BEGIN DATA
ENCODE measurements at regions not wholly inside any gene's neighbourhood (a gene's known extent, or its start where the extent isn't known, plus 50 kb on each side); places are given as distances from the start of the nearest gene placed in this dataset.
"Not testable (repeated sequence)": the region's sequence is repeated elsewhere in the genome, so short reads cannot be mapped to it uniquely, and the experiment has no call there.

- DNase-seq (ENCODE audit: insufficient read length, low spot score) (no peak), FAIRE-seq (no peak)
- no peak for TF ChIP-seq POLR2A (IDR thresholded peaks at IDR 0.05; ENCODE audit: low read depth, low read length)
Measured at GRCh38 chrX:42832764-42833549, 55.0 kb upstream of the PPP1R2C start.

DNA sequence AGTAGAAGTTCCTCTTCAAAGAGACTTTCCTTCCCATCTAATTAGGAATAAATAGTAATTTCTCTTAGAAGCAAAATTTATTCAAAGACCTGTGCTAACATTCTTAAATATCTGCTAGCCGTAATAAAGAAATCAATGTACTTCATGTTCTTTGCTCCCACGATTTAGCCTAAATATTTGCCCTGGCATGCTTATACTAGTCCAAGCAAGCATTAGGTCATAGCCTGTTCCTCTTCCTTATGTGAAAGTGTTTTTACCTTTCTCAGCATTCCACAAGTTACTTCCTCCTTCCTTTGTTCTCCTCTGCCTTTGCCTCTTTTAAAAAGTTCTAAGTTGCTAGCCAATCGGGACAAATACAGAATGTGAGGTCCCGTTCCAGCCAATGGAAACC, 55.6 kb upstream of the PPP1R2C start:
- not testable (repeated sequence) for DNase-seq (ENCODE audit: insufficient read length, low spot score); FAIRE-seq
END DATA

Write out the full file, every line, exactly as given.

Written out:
ENCODE measurements at regions not wholly inside any gene's neighbourhood (a gene's known extent, or its start where the extent isn't known, plus 50 kb on each side); places are given as distances from the start of the nearest gene placed in this dataset.
"Not testable (repeated sequence)": the region's sequence is repeated elsewhere in the genome, so short reads cannot be mapped to it uniquely, and the experiment has no call there.

- DNase-seq (ENCODE audit: insufficient read length, low spot score) (no peak), FAIRE-seq (no peak)
- no peak for TF ChIP-seq POLR2A (IDR thresholded peaks at IDR 0.05; ENCODE audit: low read depth, low read length)
Measured at GRCh38 chrX:42832764-42833549, 55.0 kb upstream of the PPP1R2C start.

DNA sequence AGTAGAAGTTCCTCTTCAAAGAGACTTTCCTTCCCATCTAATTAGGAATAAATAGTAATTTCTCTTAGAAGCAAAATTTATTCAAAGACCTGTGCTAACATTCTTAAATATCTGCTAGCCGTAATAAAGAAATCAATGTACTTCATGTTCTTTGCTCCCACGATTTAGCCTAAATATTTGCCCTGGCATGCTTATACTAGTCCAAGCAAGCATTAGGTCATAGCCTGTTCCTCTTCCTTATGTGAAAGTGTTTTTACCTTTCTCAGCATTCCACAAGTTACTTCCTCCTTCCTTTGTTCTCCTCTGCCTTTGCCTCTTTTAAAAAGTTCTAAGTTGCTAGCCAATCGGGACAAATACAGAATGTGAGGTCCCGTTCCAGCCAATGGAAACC, 55.6 kb upstream of the PPP1R2C start:
- not testable (repeated sequence) for DNase-seq (ENCODE audit: insufficient read length, low spot score); FAIRE-seq